A scheme designed to shift the cost of regulating workplace health and safety to businesses has proved ‘effective and should stay’ says the Health and Safety Executive (HSE) after an independent report recognised that HSE inspectors had implemented Fee for Intervention (FFI) consistently and fairly since it started in October 2012, and found no evidence to suggest that enforcement policy decisions had been influenced in any way by its introduction.
The independent panel that conducted the review was chaired by Alan Harding, professor of public policy at Liverpool University. Other participants were representatives of the GMB trade union, the Federation of Small Businesses and the Department for Work and Pensions.
According to the report’s authors, the ‘professional approach’ adopted by HSE’s inspectors has ensured any challenges raised by the scheme during its first 18 months were minimised. The evidence suggested the concerns voiced about FFI have not manifested themselves to any significant or serious extent and that ‘generally inspectors and duty holders continue to work together in improving health and safety management’.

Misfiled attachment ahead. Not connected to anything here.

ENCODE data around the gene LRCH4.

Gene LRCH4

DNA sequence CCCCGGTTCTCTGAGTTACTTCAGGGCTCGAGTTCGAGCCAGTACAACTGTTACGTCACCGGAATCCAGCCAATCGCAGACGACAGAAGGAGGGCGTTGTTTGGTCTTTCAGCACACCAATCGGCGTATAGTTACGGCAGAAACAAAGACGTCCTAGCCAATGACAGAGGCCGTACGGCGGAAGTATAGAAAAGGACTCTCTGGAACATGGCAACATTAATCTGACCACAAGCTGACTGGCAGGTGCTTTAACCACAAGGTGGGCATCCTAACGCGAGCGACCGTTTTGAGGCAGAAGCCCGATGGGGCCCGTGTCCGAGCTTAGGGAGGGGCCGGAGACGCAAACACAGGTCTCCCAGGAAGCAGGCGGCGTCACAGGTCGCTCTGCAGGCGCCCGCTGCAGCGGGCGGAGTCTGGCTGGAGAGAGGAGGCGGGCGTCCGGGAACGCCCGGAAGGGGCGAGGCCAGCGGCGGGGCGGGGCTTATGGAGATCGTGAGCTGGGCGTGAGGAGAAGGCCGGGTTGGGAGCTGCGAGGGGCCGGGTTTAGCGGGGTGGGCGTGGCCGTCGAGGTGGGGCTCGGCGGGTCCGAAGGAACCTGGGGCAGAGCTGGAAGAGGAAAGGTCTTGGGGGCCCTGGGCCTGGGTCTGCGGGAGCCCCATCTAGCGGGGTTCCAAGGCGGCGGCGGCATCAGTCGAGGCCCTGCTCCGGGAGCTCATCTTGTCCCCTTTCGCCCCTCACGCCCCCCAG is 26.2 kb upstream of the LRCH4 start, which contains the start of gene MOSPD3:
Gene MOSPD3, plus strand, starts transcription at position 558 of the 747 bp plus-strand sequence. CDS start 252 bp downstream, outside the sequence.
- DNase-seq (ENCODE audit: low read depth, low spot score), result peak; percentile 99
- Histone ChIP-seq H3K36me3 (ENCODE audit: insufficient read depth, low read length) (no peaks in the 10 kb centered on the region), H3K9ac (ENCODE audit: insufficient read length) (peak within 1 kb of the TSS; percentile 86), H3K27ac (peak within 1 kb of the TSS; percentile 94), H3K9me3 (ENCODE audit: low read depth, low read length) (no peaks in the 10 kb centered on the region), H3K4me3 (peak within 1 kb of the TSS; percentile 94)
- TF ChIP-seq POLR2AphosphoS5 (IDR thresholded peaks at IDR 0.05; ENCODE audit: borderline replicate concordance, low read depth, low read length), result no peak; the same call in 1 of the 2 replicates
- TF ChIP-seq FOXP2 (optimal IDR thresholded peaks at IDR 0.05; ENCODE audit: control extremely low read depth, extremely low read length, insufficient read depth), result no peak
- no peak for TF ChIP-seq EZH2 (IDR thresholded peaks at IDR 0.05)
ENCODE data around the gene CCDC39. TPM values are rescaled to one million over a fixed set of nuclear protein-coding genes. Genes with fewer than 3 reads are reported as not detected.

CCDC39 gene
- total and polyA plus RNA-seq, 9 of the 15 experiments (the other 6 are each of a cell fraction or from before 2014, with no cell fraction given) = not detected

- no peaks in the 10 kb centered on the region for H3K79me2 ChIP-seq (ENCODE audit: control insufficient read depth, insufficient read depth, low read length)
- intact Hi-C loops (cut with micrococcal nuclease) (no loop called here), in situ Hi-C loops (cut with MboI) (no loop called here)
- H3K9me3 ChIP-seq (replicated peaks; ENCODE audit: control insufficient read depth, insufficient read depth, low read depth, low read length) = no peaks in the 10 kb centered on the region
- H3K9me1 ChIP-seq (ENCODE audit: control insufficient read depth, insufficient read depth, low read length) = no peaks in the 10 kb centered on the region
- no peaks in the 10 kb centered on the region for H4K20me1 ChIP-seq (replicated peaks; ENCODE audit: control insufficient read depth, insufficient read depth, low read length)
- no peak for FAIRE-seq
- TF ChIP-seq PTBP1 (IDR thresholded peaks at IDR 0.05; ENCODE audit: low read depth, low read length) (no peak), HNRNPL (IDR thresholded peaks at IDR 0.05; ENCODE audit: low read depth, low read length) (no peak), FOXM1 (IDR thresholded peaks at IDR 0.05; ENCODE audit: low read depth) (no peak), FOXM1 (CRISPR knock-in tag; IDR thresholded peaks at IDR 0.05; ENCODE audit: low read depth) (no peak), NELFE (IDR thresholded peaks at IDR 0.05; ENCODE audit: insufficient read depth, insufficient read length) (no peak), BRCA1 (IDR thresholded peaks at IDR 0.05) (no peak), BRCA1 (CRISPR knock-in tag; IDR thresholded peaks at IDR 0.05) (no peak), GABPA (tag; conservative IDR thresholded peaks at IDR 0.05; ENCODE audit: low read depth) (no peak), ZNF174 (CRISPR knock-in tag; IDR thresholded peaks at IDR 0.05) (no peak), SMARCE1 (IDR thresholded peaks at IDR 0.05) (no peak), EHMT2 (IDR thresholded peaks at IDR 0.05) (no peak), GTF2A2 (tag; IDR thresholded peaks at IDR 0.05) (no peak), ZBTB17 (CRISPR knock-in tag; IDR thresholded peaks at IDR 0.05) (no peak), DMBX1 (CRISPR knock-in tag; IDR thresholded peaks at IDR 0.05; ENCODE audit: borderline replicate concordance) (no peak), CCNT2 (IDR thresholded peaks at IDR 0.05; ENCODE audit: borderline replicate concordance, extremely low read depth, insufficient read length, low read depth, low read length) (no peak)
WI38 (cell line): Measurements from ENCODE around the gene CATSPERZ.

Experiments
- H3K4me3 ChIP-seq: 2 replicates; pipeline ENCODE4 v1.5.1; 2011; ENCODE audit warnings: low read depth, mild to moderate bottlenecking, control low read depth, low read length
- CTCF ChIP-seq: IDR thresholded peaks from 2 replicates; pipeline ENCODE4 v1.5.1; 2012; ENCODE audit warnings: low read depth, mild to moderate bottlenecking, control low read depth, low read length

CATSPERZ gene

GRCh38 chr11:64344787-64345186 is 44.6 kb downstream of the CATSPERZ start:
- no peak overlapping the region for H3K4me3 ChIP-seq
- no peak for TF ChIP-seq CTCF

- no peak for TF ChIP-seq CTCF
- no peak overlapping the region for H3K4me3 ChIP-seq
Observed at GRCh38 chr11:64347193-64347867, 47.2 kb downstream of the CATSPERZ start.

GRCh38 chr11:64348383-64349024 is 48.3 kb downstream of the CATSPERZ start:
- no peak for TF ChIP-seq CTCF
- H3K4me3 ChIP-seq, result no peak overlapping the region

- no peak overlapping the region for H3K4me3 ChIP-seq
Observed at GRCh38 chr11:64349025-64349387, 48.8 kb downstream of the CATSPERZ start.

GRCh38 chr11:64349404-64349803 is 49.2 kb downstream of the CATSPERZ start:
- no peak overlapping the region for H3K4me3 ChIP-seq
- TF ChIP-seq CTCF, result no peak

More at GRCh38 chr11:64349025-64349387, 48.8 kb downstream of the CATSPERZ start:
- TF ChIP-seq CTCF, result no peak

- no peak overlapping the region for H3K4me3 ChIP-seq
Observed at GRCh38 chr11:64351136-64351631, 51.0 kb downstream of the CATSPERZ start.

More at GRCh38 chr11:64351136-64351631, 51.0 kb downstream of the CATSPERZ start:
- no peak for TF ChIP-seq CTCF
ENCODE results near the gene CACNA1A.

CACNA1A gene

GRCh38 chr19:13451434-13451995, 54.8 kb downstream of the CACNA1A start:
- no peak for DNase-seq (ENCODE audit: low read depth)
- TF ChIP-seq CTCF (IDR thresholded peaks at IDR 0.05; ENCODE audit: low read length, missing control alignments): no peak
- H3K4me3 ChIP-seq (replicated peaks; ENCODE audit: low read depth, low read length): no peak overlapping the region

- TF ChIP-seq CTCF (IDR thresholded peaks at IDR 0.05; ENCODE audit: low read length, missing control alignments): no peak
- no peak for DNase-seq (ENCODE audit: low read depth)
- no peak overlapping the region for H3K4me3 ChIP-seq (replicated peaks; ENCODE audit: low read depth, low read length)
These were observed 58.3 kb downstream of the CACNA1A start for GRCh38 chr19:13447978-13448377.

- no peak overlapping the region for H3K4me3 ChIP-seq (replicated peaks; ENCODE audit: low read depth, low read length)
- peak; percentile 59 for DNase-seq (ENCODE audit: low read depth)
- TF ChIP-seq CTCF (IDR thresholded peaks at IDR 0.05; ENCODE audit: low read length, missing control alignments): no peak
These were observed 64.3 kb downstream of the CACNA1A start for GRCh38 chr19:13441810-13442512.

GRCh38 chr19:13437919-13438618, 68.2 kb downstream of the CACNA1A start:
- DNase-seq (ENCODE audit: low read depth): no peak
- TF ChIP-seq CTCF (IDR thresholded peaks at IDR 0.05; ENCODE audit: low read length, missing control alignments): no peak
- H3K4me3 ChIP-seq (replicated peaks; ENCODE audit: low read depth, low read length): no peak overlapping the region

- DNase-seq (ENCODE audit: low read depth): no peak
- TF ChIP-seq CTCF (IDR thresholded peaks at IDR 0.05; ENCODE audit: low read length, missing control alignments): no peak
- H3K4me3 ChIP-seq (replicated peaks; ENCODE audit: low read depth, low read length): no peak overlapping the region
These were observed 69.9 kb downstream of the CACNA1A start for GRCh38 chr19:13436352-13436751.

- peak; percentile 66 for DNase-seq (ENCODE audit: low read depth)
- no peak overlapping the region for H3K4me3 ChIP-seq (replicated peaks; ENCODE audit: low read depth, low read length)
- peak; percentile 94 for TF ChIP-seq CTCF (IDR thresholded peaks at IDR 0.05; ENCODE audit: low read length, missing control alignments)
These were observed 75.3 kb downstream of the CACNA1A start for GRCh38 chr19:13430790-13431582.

The report’s principal findings were:
“Both HSE and the government believe it is right that those who fail to meet their legal health and safety obligations should pay our costs, and acceptance of this principle is growing,” stated Judith Hackitt, Chair, HSE. “This review gives us confidence that FFI is working effectively and should be retained. We will continue to monitor the performance of Fee for Intervention to ensure it remains consistent and fair.”
The report concluded that: ‘it [FFI] has proven effective in achieving the overarching policy aim of shifting the cost of health and safety regulation from the public purse to those businesses who break health and safety laws.’
Pictured: Judith Hackitt, Chair, HSE – “This review gives us confidence that Fee for Intervention (FF)I is working effectively and should be retained”
Article written by Mike Gannon | Published 12 September 2014